One of several insightful presentations to come out of the DOE Computational Science Graduate Fellowship was delivered by Katie Antypas, Services Department Head, National Energy Research Scientific Computing Center, Lawrence Berkeley National Laboratory. In “Preparing Your Application for Advanced Manycore Architectures,” Antypas gives a humorous and on-point overview of major architectural trends in HPC and Read more…
Last month the National Energy Research Scientific Computing Center (NERSC) announced a collaboration with supercomputing vendors Intel and Cray to prepare for Cori, the Cray XC supercomputer slated to be deployed at NERSC in 2016. To ensure that the highly diverse workloads of the DOE science community continue to be supported as over 5,000 users Read more…
While discussions of HPC architectures have long centered on performance gains, that is not the only measure of success, according to Petteri Laakso of Vector Fabrics. Spurred by ever-proliferating core counts, programmability is taking on new prominence. Vector Fabrics is a Netherlands-based company that specializes in multicore software parallelization tools, so programmability is high on Read more…
With the advance of multicore and manycore processors, managing caches becomes more difficult. Researchers at MIT suggest that it might make sense to let software, rather than hardware, manage these high-speed on-chip memory banks.
Intel’s manycore wonder comes with its own programming challenges.
<img style=”float: left;” src=”http://media2.hpcwire.com/hpcwire/knights_corner_chip.jpg” alt=”” width=”98″ height=”85″ />Intel Corp. officially made its entry into the manycore realm today as it debuted “Knights Corner,” the company’s first Xeon Phi coprocessor. The new products clock in at just over a teraflop, double precision, setting the stage for an HPC accelerator battle that will pit Intel against GPU makers NVIDIA and AMD. Both of those companies also released their latest HPC accelerators into the wild earlier today at the annual Supercomputing Conference in Salt Lake City.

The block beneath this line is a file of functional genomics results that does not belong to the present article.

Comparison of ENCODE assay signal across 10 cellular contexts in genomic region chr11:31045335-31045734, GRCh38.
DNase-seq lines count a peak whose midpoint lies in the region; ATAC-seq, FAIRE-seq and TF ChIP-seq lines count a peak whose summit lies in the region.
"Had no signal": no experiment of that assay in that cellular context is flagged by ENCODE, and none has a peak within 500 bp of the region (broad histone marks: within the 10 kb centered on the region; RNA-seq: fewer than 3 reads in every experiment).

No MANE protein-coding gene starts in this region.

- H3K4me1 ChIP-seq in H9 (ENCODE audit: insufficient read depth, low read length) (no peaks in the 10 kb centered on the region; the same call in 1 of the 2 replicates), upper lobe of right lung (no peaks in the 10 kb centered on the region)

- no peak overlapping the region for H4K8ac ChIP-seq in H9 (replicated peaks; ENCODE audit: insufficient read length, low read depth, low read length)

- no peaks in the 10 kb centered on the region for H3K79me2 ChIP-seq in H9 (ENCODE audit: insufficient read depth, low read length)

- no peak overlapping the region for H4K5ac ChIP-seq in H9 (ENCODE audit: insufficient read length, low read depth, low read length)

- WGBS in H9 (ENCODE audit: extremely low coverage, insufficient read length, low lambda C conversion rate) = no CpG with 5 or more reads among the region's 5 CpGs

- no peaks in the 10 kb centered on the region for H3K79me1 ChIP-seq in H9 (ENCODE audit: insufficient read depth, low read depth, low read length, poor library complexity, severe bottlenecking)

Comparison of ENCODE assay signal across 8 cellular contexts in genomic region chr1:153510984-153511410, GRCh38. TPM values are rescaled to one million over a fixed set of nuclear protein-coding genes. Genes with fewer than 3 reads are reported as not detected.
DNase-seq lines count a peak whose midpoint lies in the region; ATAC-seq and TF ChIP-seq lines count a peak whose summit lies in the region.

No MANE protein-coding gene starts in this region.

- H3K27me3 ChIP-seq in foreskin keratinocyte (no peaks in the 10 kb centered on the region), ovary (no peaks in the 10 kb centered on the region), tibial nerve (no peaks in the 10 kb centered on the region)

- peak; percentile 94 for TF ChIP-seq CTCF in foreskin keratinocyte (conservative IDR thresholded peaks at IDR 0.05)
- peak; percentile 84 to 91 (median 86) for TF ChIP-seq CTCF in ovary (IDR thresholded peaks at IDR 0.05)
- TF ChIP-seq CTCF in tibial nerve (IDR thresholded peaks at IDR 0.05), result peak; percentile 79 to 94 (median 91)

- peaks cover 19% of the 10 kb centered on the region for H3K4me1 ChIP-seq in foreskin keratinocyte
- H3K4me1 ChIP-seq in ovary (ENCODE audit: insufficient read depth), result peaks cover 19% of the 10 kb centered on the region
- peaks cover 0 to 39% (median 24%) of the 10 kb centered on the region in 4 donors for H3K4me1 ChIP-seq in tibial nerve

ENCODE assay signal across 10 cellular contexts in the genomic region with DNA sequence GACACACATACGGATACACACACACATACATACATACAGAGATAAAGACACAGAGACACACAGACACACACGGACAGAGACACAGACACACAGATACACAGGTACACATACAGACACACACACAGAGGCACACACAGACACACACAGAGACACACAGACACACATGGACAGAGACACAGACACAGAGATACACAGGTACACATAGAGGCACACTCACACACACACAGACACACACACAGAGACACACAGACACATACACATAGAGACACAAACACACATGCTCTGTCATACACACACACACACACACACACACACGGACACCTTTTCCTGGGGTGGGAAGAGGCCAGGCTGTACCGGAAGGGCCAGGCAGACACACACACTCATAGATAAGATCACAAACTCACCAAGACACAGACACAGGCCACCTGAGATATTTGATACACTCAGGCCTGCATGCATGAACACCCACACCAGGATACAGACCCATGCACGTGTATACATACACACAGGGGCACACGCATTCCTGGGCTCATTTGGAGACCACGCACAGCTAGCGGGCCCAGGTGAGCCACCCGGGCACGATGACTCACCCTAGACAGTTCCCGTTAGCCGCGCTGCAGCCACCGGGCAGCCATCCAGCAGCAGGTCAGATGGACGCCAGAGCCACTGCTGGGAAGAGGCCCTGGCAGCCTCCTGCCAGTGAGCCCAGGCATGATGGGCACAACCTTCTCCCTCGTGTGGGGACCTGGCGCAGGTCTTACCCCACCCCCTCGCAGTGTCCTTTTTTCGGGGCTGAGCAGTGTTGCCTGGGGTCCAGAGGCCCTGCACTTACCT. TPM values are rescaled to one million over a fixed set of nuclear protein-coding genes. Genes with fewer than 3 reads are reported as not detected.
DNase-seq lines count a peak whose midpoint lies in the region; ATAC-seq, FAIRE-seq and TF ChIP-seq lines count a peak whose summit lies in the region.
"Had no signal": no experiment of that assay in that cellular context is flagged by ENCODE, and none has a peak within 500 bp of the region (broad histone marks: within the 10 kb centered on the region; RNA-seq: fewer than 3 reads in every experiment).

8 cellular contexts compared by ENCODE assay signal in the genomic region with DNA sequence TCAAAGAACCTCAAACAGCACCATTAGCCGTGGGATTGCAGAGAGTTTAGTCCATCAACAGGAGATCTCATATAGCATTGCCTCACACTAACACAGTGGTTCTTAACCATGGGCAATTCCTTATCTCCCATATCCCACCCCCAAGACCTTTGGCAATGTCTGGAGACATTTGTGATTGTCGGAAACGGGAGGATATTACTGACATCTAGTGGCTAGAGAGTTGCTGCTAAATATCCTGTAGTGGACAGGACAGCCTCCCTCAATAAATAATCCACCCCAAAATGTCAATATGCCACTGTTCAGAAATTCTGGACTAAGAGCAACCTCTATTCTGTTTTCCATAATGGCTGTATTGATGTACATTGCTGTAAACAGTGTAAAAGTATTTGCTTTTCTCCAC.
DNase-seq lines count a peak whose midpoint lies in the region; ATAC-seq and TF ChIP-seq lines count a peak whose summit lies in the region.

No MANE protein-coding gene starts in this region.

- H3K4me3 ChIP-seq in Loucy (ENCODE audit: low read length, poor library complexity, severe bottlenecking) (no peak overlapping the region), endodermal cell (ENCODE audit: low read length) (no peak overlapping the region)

What could you do with a 48-core smart phone? If Intel has its way, you won’t have to wait long to find out.
Kickstarter investment model notches another high-tech success.
<img style=”float: left;” src=”http://media2.hpcwire.com/hpcwire/Epiphany_16_small.JPG” alt=”” width=”93″ height=”79″ />Chipmaker Adapteva is attempting to bypass the conventional venture capital funding route and collect money via a micro-investor platform known as Kickstarter. In the process, the company will open up its software and hardware design for its manycore Epiphany architecture, and deliver a parallel computing kit to anyone who can ante up $99.
<img style=”float: left;” src=”http://media2.hpcwire.com/hpcwire/NREL_logo.gif” alt=”” width=”112″ height=”48″ />The US Department of Energy’s National Renewable Energy Laboratory (NREL) has ordered a $10 million HP supercomputer equipped with the latest Intel Xeon CPUs and Xeon Phi coprocessors. When completed in 2013, the system will deliver one petaflop of performance and will take up residence in one of the most energy-efficient datacenters in the world.